8 and 10 bit
One of the more common statements for the 8-bit vs. 10-bit argument is this: with 8-bit you get 16.7 million colours and 10-bit you get 1.1 billion colours.
Below is a brief explanation that aims to do define where those numbers come from, in as simple a way possible.
8-bit colour: each pixel contains 8 bits for each primary colour (R, G, B). There are 256 8-bit binary numbers, therefore 256 shades of each binary colour ('bit' is literally short for binary digit, so you would arrive at 256 simply by 2^8). Multiply the three channels together and you get 16,777,216 colours (256^3).
10-bit colour: has the ability to contain 1,024 (2^10) colours/shades for each channel (R,G,B), which when combined becomes approximately 1.07 billion (1024^3). Imagine a super smooth colour gradient by comparison to the more noticeable difference in shades of 8-bit colour.
Image by Blackmagic Design. Be mindful of graphics such as these because they can be misleading and oversimplified. The representation above is an exaggeration of uncompressed 8-bit vs 10-bit in a 10-bit system.The graphic also subtly implies that the change could be horizontal only, which is not the case.
While not often visible to the naked eye, the difference can become substantial when subjected to post-production and future deliverables. There are also unique situations where 8-bit colour can create issues such as banding- most noticeably seen in a gradient. For example, you might have a bright light source shining against a wall with a flat colour- as the light falls off you get an obvious gradient. 8-bit can struggle to represent this accurately in a 10-bit display, due to the limited number of steps it can take between colour shades, whereas with 10-bit, there is more colour information readily available. There are other attributes that will affect the outcome of this image such as exposure, light intensity, etc., so it is also worth noting that we're not saying this will happen all the time.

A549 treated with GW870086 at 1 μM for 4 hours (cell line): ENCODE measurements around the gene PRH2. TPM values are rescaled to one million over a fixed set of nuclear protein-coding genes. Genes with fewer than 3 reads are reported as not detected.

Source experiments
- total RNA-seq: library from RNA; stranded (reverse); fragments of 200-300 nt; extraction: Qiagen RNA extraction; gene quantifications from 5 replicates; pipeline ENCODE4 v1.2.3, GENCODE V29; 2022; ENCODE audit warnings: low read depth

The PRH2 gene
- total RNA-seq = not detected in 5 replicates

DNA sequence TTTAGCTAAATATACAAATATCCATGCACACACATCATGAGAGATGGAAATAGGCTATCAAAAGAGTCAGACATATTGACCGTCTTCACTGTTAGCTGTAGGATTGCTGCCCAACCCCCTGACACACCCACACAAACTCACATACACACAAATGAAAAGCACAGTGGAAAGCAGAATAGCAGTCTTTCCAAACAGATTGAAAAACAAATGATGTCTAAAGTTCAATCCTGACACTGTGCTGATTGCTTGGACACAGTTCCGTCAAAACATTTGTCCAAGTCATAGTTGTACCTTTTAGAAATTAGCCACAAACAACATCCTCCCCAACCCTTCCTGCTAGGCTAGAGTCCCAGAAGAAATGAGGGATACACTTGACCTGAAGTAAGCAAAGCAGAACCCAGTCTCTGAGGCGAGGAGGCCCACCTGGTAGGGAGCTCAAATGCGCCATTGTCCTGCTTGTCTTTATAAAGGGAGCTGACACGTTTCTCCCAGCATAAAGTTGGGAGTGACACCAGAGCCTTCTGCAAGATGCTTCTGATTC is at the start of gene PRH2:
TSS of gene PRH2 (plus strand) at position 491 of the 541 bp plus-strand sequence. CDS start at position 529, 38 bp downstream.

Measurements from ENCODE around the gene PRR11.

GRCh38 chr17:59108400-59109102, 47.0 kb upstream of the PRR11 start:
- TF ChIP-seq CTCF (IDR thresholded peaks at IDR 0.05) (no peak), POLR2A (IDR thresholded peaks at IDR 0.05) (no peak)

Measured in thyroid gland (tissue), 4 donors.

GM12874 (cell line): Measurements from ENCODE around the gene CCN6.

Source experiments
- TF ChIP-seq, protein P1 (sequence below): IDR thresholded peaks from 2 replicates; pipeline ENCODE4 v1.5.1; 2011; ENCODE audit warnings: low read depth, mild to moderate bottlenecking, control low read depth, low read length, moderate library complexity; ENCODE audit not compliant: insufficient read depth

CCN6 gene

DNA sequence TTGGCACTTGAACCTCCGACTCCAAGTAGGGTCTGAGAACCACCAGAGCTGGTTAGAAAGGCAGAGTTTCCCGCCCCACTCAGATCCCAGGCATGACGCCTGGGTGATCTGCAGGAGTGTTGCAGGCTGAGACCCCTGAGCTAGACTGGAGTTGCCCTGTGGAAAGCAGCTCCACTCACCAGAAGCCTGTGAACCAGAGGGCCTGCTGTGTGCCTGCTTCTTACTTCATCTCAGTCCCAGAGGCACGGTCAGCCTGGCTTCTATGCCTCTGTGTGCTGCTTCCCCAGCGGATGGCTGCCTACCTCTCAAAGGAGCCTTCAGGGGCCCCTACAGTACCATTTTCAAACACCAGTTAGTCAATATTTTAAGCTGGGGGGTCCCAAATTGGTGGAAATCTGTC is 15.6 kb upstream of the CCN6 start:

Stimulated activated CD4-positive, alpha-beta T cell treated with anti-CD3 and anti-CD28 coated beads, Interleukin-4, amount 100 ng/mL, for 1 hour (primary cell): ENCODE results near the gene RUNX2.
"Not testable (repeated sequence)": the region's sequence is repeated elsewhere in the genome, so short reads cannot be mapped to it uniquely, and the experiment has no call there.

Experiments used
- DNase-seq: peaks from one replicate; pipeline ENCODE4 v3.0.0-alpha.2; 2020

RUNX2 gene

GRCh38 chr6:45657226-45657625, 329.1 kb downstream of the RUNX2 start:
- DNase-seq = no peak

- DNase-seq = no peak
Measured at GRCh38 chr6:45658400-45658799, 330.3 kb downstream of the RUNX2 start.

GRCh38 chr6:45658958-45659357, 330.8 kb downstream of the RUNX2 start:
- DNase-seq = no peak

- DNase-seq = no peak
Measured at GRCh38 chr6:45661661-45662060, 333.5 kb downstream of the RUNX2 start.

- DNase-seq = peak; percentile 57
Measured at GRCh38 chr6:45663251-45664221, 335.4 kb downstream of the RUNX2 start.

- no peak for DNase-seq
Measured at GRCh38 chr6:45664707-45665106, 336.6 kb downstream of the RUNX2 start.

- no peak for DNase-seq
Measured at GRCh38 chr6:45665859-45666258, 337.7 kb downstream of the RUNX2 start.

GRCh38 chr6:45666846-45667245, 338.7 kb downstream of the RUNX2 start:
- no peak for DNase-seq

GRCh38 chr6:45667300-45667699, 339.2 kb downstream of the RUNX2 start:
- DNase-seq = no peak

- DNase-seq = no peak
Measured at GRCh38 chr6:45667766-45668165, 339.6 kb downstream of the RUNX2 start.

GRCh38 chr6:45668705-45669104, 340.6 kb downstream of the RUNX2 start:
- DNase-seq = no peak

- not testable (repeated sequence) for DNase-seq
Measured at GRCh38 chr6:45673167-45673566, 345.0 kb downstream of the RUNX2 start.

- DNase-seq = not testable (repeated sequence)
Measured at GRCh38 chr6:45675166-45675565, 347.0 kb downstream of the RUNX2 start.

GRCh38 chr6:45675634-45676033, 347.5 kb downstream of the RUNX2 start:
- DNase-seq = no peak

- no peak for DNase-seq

8-bit into 10-bit occurs when 8-bit video is recorded on a 10-bit recorder, or if 8-bit is sent down HD-SDI, which is a 10-bit format. When 8-bit is fed into a 10-bit system, the last two bits are both zero. With dithering added to the 8 bits, these two lower bits are filled with random numbers, which appears as noise, but will eliminate the banding problem.